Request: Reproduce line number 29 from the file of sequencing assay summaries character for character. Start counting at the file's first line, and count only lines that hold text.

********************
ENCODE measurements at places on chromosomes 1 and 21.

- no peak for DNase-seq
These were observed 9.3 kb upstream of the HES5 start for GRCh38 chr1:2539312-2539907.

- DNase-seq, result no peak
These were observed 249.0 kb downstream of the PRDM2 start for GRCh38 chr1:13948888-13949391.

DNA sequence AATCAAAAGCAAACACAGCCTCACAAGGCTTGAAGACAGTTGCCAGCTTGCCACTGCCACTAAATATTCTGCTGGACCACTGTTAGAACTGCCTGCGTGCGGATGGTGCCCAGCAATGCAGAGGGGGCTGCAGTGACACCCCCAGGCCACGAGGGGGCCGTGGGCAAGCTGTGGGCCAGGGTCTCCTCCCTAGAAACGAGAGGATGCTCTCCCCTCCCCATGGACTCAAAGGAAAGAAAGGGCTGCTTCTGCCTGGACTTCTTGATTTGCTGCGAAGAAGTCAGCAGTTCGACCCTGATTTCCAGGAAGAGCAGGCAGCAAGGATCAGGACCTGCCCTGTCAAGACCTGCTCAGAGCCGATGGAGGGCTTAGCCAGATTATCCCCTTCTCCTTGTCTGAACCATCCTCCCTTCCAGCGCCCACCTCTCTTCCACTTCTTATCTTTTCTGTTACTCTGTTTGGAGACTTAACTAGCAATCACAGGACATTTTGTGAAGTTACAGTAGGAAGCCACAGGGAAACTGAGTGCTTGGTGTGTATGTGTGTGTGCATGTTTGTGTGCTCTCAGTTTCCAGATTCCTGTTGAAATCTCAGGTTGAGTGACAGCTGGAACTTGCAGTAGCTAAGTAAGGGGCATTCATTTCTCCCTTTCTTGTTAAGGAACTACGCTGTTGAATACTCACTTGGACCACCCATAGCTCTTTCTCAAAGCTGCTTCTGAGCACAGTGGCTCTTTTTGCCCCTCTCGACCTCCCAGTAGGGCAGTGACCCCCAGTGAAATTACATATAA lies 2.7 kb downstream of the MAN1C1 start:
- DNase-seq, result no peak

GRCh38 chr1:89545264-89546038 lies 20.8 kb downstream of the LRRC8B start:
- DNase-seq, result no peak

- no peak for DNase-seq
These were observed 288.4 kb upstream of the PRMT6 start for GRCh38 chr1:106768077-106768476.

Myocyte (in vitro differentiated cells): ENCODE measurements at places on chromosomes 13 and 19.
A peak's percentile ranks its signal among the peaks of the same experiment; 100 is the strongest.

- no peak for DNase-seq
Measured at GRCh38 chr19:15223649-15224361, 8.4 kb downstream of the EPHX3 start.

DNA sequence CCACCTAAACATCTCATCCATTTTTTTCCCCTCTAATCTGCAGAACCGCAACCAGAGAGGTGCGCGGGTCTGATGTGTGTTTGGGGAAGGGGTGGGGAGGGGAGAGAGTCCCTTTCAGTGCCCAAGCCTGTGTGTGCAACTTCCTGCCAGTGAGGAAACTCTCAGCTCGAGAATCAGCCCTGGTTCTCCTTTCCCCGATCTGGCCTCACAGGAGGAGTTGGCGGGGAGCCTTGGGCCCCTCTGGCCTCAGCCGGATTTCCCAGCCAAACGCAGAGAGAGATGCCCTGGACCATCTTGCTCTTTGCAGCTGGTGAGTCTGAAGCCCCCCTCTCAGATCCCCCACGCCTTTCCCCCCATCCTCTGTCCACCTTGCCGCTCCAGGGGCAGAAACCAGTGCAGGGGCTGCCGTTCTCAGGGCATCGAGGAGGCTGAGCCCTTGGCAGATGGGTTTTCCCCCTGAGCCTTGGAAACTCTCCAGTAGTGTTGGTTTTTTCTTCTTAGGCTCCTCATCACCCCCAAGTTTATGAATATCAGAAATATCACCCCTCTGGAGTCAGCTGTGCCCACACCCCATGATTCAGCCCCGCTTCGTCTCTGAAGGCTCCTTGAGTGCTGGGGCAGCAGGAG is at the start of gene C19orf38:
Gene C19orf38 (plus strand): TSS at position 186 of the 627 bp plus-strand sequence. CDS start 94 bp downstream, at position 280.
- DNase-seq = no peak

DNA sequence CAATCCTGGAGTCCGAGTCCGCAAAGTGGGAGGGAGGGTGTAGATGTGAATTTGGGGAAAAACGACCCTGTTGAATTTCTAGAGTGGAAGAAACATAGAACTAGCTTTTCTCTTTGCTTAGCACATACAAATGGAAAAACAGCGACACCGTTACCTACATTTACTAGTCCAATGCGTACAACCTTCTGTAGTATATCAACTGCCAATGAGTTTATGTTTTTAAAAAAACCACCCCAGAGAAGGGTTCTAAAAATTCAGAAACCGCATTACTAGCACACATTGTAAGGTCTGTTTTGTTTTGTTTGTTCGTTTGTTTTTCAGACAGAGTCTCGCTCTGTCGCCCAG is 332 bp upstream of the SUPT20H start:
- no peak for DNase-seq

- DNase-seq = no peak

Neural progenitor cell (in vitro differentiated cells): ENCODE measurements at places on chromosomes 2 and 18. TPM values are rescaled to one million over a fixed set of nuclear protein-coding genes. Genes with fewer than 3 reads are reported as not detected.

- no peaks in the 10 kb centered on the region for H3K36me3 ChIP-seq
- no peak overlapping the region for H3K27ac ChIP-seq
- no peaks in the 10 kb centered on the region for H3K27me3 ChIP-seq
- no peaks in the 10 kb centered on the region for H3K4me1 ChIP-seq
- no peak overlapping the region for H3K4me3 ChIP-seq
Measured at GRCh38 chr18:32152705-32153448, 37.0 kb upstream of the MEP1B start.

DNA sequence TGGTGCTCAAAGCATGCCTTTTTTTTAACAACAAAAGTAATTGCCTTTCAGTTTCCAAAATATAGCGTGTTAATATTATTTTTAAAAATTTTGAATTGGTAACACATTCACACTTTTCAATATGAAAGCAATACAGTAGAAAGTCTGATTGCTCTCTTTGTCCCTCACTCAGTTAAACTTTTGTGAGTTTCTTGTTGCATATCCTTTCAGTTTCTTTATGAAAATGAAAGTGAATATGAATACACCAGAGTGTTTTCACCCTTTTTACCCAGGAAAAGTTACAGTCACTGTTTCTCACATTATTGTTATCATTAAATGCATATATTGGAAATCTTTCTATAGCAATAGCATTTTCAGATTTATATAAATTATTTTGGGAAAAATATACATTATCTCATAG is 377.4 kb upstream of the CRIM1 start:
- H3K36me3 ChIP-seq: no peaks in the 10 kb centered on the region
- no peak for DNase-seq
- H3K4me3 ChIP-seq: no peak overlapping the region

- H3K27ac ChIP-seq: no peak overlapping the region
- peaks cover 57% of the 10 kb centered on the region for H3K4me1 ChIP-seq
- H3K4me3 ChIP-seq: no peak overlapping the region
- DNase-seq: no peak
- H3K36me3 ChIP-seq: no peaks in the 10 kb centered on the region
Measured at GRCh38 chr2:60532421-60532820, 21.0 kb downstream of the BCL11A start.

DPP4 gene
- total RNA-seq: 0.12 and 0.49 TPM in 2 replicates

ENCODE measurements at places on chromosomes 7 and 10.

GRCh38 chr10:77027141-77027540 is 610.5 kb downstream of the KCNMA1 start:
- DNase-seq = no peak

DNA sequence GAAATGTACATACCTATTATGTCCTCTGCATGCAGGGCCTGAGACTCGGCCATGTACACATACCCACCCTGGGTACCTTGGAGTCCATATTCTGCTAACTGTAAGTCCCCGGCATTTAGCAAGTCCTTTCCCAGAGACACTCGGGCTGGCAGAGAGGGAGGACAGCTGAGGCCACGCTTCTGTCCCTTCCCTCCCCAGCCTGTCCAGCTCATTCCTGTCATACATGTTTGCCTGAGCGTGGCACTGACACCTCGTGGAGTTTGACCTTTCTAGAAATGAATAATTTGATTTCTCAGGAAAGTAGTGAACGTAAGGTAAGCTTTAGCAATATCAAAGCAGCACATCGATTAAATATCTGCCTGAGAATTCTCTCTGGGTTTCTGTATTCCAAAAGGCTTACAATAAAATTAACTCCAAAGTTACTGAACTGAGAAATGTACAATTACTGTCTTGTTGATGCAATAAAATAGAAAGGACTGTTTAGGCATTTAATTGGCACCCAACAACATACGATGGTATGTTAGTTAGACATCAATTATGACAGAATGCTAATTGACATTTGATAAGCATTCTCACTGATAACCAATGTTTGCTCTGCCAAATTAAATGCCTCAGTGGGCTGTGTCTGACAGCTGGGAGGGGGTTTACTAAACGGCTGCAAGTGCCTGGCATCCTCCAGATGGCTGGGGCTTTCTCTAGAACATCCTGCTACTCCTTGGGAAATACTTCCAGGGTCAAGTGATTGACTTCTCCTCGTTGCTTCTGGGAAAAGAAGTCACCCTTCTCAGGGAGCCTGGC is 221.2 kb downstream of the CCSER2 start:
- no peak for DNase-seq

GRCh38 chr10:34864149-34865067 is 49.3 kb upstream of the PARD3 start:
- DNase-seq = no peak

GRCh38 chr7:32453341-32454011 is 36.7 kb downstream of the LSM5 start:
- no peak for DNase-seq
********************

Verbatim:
DNA sequence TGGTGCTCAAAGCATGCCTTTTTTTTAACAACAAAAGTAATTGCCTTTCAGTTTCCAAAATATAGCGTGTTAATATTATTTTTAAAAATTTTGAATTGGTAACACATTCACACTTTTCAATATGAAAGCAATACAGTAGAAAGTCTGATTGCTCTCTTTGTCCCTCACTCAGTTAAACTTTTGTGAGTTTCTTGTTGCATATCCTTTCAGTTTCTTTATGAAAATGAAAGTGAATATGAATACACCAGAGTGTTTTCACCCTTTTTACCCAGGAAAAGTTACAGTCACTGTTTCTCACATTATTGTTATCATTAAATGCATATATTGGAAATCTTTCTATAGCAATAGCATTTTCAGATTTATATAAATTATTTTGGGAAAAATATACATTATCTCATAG is 377.4 kb upstream of the CRIM1 start: